Just over a year ago, a team of Janelia scientists completed the most detailed wiring diagram yet of the fruit fly brain. In collaboration with Google, they’d traced the paths of some 25,000 neurons — about a third of the fly brain, by volume — and pinpointed the roughly 20 million places where the neurons connected. It was a major milestone en route to their bigger goal: to map the entire fly brain in the same level of detail.
The final push for that full map is still ongoing. But now, in a pair of papers published in the journal eLife, Janelia researchers show how the connectome data that’s been collected so far is already accelerating neuroscience research. The papers apply the connectome data to parts of the brain involved in learning, memory, and navigation. They link brain structure to function, identifying the neural circuits that control specific behaviors and showing how different brain regions communicate with each other in new levels of detail.
Collectively the length of a book, the papers are a detailed and thorough resource for the community of scientists who study the fly brain. And more broadly, they’re evidence for the value of creating a connectome, says Gerry Rubin, Janelia’s founding executive director.
Fifteen years ago, when Rubin first began to champion the idea of making such a detailed map of the fly brain, many were skeptical. The project would take years of effort, millions of dollars, and dozens of people. But Rubin felt the payoff—a resource no individual lab could dream of creating alone—would be worth it. It would let scientists expand their view of the brain beyond the circuits that have already been individually mapped, and predict roles for never-before-studied neurons based on their connection points in the brain.
With more than 250 figures, the new papers provide examples of those applications in spades.
One paper, led by Rubin, walks through the mushroom body, a brain region involved in learning and memory. Another, led by senior group leader Vivek Jayaraman, uses the connectome to explore the central complex, a region that helps flies navigate.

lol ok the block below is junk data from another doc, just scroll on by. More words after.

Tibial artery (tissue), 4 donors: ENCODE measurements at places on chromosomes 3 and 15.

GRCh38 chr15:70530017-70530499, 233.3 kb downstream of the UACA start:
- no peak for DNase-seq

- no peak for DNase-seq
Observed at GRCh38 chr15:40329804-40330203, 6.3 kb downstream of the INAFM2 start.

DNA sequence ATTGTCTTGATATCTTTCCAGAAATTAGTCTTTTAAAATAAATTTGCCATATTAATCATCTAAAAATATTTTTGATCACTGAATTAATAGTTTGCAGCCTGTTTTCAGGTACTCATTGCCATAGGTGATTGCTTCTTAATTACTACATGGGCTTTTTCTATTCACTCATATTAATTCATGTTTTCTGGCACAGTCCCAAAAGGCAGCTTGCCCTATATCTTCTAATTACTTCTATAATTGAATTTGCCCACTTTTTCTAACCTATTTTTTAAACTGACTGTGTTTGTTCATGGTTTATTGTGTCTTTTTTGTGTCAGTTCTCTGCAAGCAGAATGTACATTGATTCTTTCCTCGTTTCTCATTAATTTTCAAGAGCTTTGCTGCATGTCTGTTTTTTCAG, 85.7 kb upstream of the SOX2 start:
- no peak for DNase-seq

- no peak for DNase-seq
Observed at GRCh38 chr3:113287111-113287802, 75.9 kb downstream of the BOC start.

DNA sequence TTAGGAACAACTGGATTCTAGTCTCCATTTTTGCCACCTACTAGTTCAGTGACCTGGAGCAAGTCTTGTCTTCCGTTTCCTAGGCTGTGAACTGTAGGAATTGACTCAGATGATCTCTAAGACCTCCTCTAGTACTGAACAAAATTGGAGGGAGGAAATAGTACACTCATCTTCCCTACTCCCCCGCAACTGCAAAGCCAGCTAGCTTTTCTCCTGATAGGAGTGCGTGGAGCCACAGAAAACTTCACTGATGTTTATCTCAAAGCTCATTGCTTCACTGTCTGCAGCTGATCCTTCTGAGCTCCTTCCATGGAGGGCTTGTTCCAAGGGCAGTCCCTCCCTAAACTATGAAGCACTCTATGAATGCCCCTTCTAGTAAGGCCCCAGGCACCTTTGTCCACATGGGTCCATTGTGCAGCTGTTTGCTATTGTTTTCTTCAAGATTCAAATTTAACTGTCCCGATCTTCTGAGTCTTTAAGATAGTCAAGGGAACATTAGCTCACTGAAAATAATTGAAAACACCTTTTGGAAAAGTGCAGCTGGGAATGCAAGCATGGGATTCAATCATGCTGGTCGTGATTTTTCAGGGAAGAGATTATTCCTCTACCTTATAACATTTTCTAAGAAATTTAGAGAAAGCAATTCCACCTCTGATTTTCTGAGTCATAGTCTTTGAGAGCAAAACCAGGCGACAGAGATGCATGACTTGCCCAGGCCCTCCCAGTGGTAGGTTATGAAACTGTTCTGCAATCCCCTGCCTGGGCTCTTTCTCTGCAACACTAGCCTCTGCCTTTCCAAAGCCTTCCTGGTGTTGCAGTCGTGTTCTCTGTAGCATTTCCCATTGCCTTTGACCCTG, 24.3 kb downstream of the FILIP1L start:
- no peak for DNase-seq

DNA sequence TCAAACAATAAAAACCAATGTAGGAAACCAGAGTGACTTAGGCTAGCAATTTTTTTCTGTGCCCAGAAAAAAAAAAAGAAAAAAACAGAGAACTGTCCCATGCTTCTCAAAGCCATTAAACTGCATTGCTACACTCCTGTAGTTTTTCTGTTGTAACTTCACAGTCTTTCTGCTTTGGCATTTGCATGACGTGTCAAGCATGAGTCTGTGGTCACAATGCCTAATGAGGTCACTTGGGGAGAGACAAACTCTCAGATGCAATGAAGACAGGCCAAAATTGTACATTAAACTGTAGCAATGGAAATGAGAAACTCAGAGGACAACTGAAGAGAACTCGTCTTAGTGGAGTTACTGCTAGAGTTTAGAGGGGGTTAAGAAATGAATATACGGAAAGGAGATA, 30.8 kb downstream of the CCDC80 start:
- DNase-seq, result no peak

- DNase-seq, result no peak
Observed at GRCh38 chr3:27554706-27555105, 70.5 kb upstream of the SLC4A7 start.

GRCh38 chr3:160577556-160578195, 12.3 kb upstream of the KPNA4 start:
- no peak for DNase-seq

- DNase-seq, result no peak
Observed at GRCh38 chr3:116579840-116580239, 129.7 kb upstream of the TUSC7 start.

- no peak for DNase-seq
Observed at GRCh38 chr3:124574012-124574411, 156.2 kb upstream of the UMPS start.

The new papers allow researchers to deduce neurons’ roles by looking at the brain areas that they connect — and then get more targeted ideas for experiments down the road.
“We found neurons we’ve never seen before—and the only way that we’ve been able to identify them is because the connectome tells us their partners, which uniquely identifies them, says Jayaraman, who leads Janelia’s Mechanistic Cognitive Neuroscience research area. “And those connectivity patterns suggest that these neurons are involved in amazingly sophisticated computations.”
Fly researchers have been studying the mushroom body for more than 20 years, Rubin says, publishing more than 2,000 papers about this small structure. But even in such a well-trodden field, the connectome answers questions about how the brain is put together.
“We could now look at the connectome and say, can we explain how that works? And in fact, we found a lot of new things.” Rubin says.
For example, Rubin’s team identified separate sets of neurons going into the mushroom body from visual and olfactory brain regions. The structure of these circuits suggest that flies can make memories using sight and smell individually, but also combine senses to make more complex memories, Rubin says. The team also found numerous feedback loops between neurons leaving the mushroom body and neurons that drive memory formation.
Collectively, the findings suggest that the fly can perform more complicated memory tasks than previously thought, Rubin says. “It took an intense effort of many people, including anatomists, biologists and theorists, working together over several months to begin to make sense of all these data.”